Just eight days after Jacquelyn Archuleta-Staehlin ascended to one of the highest posts at New Mexico’s Public Education Department, the former lawyer and partner at Cuddy & McCarthy is already stepping down. 

The resignation of the deputy cabinet secretary comes in the wake of Cabinet Secretary Kurt Steinhaus’ retirement from PED, announced on Jan. 28. The department has had three secretaries in the past four years.

“After some consideration of my professional goals as well as my personal commitments, I do not believe that my continued employment as a deputy secretary is a good fit for either the department or myself,” Archuleta-Staehlin said in a statement to Searchlight New Mexico.

According to a PED press release, Archuleta-Staehlin was hired as a deputy cabinet secretary charged with overseeing the yet-to-be-released Martinez/Yazzie Action Plan, a roadmap for crucial and wide-ranging reforms in the state’s education system. The plan is specifically designed to address the needs of students with disabilities, Native American students, English learners and economically disadvantaged students.

Archuleta-Staehlin’s appointment shook the disability rights community. Advocates and parents said they had seen her represent school districts across New Mexico in legal and administrative battles against students with disabilities — children who sought educational supports mandated by law. 

“DRNM was surprised by the appointment of Jacquelyn Archuleta-Staehlin to the Deputy Secretary position at the NMPED,” Disability Rights New Mexico, an advocacy group, told Searchlight in a statement. “For decades, Ms. Archuleta-Staehlin has represented many school districts across the state against students with disabilities and their families. As disability rights advocates, we have naturally been disappointed when her work has stood in the way of educational supports and services that these students require and are entitled to under state and federal law.”

Critics questioned why she was hired for the post, given her history.

“She counseled districts in non-compliance with IDEA (Individuals with Disabilities Education Act), which deprived students of their civil rights to public education,” said Gail Stewart, an Albuquerque attorney who represents families of students with disabilities.

At one point, Cuddy & McCarthy represented 80 percent of New Mexico’s 89 school districts, according to the firm’s website, and Archuleta-Staehlin was one of the firm’s experts on disability law. But critics said she used her knowledge against parents of students with disabilities.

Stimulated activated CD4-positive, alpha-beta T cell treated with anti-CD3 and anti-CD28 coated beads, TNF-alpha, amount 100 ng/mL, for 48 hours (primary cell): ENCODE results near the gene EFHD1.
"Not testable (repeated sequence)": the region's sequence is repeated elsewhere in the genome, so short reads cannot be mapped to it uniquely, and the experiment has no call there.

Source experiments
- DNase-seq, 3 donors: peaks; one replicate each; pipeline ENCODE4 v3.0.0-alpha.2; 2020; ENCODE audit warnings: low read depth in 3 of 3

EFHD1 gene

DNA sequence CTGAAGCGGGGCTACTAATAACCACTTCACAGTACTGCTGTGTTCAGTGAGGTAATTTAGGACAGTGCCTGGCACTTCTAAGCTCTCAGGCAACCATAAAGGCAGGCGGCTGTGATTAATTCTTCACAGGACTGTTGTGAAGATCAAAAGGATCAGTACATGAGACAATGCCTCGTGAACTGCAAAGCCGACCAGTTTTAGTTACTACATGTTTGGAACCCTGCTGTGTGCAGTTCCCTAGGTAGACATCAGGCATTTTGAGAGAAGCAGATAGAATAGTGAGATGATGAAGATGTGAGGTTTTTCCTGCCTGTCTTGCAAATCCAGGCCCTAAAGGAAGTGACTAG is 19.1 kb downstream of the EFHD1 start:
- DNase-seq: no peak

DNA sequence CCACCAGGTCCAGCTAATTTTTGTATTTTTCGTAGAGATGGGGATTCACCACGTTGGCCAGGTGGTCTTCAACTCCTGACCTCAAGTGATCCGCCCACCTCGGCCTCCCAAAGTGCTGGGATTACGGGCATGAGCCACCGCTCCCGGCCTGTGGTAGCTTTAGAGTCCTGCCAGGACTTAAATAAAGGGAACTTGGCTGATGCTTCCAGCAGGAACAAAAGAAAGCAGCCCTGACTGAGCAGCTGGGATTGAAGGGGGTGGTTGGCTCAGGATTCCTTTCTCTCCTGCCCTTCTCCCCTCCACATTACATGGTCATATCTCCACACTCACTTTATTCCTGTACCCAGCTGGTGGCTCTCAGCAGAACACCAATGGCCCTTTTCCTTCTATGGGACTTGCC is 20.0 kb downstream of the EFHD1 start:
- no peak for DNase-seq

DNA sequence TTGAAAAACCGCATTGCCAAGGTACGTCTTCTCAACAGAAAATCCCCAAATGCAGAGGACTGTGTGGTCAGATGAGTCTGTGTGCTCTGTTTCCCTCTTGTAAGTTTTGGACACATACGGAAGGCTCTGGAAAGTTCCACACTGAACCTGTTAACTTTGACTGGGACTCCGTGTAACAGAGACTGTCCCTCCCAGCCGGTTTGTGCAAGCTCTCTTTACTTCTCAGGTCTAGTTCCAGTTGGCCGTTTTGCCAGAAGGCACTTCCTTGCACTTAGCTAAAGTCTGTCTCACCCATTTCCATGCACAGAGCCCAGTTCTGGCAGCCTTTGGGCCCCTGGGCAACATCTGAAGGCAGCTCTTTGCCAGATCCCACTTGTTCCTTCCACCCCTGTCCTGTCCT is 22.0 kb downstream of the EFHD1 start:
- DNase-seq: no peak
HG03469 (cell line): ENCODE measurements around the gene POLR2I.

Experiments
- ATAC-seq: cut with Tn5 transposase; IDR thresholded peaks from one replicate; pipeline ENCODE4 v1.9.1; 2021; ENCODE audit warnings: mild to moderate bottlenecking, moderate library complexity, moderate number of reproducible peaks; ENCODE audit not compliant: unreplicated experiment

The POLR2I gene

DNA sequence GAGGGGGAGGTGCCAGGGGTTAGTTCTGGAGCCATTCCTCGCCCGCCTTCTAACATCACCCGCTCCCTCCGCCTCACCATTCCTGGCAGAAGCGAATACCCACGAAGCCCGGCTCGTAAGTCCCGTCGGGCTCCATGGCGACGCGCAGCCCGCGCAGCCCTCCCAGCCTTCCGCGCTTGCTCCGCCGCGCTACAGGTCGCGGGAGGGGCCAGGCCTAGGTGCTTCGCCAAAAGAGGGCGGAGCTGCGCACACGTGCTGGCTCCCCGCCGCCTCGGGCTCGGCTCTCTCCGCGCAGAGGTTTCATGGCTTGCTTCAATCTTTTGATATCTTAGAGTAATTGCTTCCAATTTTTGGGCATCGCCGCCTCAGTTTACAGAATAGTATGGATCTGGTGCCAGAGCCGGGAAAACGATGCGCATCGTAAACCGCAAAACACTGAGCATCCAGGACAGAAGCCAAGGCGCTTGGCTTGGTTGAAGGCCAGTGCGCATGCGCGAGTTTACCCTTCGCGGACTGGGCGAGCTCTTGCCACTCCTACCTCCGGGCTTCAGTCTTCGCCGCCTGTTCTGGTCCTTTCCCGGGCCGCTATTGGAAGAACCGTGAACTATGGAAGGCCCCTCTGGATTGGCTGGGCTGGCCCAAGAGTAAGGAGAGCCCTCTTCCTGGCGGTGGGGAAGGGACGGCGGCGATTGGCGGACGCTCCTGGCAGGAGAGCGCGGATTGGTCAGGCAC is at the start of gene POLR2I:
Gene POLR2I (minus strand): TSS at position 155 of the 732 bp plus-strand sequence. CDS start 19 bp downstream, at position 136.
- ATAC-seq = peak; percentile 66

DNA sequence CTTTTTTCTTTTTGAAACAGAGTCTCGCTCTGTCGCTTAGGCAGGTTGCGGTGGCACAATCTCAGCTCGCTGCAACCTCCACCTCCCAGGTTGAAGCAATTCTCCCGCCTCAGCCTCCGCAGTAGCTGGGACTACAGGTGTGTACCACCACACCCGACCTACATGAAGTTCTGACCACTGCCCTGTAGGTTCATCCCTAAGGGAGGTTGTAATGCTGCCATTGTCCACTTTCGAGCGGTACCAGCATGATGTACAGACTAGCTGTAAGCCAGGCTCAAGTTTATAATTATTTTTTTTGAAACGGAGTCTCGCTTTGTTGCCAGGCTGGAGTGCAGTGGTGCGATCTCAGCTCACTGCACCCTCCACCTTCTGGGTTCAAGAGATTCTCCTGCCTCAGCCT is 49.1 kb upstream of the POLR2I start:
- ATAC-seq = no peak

Her legal tactics included “bullying, stalling, stonewalling, blowing off, and intimidating” parents and advocates, said Zoe Migel, a licensed clinical social worker who specializes in working with and advocating for children with autism. 

Migel said she was present for several “facilitated IEPs” — meetings with facilitators present — where Archuleta-Staehlin served as counsel. In one instance, she led a meeting where more than 20 district officials were present. Two other advocates said they had also experienced meetings with her where a large number of school officials appeared. Doing this, all agreed, had the effect of intimidating parents. 

“Are [these strategies] in the best interest of the child and family? Absolutely not,” Migel said. “That’s why you have IDEA, to protect these families from that kind of stuff.” 

Upon hearing about Archuleta-Staehlin’s new post, Amanda Owens, a parent and Santa Fe Public Schools teacher, told Searchlight she had little faith that Archuleta-Staehlin “would use her influence and authority to address the needs of disadvantaged students.” She first encountered the lawyer in Ruidoso Municipal Schools and later in Santa Fe. In both instances, Owens said Archuleta-Staehlin made it “unnecessarily difficult” to get services for her son, who has a traumatic brain injury.

Archuleta-Staehlin’s departure comes as PED launches a search to replace Kurt Steinhaus, who served as cabinet secretary for one and a half years.

“An ongoing and national search for qualified leadership aligned with the goals of the Gov. Michelle Lujan Grisham administration is underway,” PED told Searchlight in a statement. 

In the interim, the department is being led by Mariana Padilla, the Children’s Cabinet director. 

The department is “in the midst of leadership changes,” PED acknowledged. However, “all the employees in the department are committed to delivering high-quality work for the children of New Mexico regardless of who sits in leadership positions.”

Raised in the northern New Mexican village of Truchas, Alicia Inez Guzmán has written about histories of place, identity, and land use in New Mexico. She brings this knowledge to her current role at Searchlight,...